Horizons in World Physics. Volume 301


Albert Reimer (Editor)

Series: Horizons in World Physics
BISAC: SCI055000

Horizons in World Physics. Volume 301 opens with a discussion on how symplectic difference schemes are of great interest because they possess a number of fundamental properties of Hamiltonian differential equations. In particular, they inherit integral invariants such as momentum, angular momentum, and integrals, which are determined by the symplectic structure of the phase space, including the phase-space volume.

Following this, the authors describe the dependence of amplified spontaneous emission on the length through the geometrical gain coefficient. In addition, its accuracy in various media with excitation lengths of 200 and 84 cm for N2 and KrF lasers, respectively, is described, and even in small 2-mm-long polymer or few-centimeter-long Ar x-ray lasers.

Later, a simple two-dimensional nonstationary problem is formulated for describing the dispersion of a pollutant in a limited area. Its solutions, as well as solutions of an adjoint problem, are used to obtain dual estimates of the pollutant concentration at a point.

One study focuses on the dynamics of charged particles subjected to the Lorentz force inside particle accelerators and the correct derivation of their equations of motion and, ultimately, of their trajectories. As we will see, the reason for the increased challenge is the presence of accelerated motion.

Many geometrical optics models have been proposed to describe the propagation of paraxial Gaussian beam. However, those paraxial ray-optics models are inapplicable in the paraxial condition. As such, the penultimate chapter introduces a skew line ray-based model to represent the propagation properties of nonparaxial Gaussian beam under the oblate spheroidal coordinates. The free-space evolution of light beam’s complex wavefront, including amplitude and phase, is derived via this model.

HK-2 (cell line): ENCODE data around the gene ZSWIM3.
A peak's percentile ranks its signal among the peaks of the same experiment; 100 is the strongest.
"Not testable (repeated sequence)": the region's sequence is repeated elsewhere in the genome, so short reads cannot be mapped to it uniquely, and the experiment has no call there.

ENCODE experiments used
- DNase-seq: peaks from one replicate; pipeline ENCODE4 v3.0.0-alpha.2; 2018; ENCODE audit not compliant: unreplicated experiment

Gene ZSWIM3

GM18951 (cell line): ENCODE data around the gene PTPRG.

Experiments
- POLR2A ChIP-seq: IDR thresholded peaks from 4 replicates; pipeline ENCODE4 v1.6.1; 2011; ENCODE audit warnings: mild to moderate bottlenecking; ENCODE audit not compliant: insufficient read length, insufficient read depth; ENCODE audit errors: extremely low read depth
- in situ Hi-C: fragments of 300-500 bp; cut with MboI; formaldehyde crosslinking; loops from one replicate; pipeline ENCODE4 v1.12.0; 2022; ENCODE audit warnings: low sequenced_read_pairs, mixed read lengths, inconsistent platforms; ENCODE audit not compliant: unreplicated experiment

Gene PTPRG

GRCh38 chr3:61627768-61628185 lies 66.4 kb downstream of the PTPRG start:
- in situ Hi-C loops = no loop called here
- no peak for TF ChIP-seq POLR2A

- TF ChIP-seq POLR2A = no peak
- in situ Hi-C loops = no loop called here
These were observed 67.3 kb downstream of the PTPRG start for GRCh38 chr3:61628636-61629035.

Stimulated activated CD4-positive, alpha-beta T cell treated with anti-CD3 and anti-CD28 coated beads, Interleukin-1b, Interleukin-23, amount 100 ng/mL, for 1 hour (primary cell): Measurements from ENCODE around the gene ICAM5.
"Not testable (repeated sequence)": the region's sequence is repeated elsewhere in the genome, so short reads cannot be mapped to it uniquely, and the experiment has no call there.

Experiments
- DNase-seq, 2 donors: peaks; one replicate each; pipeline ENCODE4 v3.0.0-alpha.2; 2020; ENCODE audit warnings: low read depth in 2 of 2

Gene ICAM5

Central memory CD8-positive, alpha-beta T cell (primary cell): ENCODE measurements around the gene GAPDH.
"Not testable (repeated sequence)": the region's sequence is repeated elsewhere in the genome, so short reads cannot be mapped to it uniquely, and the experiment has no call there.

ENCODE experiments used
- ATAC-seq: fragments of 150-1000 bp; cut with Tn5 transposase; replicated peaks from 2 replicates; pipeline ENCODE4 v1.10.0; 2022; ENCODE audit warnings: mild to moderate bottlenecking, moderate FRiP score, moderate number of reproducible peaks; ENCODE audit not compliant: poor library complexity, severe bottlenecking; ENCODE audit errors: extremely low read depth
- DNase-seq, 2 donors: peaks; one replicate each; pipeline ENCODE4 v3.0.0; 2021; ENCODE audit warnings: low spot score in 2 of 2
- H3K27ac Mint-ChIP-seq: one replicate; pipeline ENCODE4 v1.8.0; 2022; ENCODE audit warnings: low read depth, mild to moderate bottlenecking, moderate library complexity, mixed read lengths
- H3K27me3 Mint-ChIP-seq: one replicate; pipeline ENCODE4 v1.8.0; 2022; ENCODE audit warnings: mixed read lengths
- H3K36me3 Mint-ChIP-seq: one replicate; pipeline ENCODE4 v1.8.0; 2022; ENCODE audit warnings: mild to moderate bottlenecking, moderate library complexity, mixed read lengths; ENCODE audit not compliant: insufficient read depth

(Imprint: Nova)

Table of Contents

Table of Contents


Chapter 1. High-Order Symplectic Difference Schemes for Numerical Solution of Natural Hamiltonian Systems. Applications to Molecular Dynamics and Continuum Mechanics Problems
(Vasily N. Sofronov, Valery E. Shemarulin and Maksim V. Vetchinnikov, Russian Federal Nuclear Center, All-Russia Institute of Experimental Physics, Sarov, Nizhegorodskaya Oblast, Russia)

Chapter 2. Theoretical Study of Amplified Spontaneous Emission via the Model of Geometrically Dependent Gain Coefficient
(S. Sarikhani and S. Ebrahimzadeh, Department of Physics, Faculty of Science, University of Guilan, Rasht, Iran)

Chapter 3. Assessment of Basic Parameters for Unknown Constant and Instantaneous Point Sources
(David Parra-Guevara and Yuri N. Skiba, Center for Atmospheric Sciences, National Autonomous University of Mexico, Mexico City, Mexico)

Chapter 4. The Lorentz Force and the Lorentz Covariant Formulation of the Laws of Physics
(A. Sfarti, Soda Hall, UC Berkeley, Berkeley, US)

Chapter 5. The Skew Line Ray Model of Gaussian Beam
(Shuhe Zhang, Jinhua Zhou and Lei Gong, Department of Biomedical Engineering, Anhui Medical University, Hefei, China, and others)


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